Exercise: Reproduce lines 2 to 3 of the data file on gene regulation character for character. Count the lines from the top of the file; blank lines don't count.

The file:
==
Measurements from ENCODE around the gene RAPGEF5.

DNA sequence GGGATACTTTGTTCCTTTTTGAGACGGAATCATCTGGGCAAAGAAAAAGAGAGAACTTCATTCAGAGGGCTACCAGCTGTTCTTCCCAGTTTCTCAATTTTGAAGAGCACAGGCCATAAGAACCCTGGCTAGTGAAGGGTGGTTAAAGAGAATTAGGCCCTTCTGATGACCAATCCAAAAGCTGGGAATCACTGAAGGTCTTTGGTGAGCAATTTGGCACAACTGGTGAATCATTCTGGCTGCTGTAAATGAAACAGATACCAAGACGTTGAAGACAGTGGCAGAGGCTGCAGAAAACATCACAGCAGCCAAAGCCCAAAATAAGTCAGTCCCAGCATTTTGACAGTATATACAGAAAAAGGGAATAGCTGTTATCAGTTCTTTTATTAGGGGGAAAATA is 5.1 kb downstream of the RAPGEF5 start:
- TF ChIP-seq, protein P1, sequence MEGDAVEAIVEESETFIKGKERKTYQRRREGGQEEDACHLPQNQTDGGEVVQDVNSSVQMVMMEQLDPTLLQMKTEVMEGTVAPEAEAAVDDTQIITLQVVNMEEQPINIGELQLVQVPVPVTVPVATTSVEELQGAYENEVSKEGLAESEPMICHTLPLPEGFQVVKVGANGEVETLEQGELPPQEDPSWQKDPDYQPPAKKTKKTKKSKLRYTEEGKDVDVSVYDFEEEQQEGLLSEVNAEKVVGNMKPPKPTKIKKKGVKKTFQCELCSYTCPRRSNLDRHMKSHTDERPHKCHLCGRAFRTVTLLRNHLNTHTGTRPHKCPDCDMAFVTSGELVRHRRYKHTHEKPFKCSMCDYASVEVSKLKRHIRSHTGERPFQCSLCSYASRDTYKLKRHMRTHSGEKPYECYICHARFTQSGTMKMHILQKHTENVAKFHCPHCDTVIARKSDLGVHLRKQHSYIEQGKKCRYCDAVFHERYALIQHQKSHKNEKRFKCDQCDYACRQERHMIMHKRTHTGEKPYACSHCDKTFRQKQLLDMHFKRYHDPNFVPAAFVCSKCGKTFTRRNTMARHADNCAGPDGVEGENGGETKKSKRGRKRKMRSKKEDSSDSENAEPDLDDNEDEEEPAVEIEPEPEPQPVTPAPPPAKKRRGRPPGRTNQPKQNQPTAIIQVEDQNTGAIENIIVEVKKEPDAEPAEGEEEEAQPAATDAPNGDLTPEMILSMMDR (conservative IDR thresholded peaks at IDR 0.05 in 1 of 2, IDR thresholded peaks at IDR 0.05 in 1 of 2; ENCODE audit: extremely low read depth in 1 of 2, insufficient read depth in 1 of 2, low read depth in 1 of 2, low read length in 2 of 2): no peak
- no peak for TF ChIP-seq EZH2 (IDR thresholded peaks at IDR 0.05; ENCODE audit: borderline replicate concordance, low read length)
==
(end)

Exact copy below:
DNA sequence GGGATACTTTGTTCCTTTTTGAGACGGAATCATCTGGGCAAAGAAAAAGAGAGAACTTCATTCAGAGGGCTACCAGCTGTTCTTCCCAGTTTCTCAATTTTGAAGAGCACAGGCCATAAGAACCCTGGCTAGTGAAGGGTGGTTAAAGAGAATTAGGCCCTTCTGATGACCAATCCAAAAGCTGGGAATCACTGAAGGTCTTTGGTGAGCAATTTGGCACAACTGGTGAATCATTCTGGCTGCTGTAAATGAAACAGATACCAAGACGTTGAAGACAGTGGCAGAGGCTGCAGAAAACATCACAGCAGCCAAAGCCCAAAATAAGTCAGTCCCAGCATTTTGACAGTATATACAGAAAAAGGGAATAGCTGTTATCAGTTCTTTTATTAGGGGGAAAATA is 5.1 kb downstream of the RAPGEF5 start:
- TF ChIP-seq, protein P1, sequence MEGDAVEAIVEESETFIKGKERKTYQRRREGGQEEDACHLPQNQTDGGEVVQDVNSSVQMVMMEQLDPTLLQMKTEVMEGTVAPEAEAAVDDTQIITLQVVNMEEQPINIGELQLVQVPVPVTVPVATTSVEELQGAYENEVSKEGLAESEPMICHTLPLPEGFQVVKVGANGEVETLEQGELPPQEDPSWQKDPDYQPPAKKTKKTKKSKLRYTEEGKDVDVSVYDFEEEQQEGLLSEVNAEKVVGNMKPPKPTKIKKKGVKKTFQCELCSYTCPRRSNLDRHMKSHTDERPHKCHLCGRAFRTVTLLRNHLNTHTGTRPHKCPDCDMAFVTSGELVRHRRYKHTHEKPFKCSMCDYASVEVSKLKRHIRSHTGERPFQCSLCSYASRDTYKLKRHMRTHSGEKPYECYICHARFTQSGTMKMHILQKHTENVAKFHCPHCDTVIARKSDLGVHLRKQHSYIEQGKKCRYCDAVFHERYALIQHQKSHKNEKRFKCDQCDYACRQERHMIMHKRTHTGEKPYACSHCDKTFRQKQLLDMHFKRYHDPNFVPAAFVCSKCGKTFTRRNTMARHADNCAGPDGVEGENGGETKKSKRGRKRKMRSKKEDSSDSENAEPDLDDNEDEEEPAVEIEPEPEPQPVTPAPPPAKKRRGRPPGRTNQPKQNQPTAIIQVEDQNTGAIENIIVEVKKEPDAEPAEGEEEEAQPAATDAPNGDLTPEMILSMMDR (conservative IDR thresholded peaks at IDR 0.05 in 1 of 2, IDR thresholded peaks at IDR 0.05 in 1 of 2; ENCODE audit: extremely low read depth in 1 of 2, insufficient read depth in 1 of 2, low read depth in 1 of 2, low read length in 2 of 2): no peak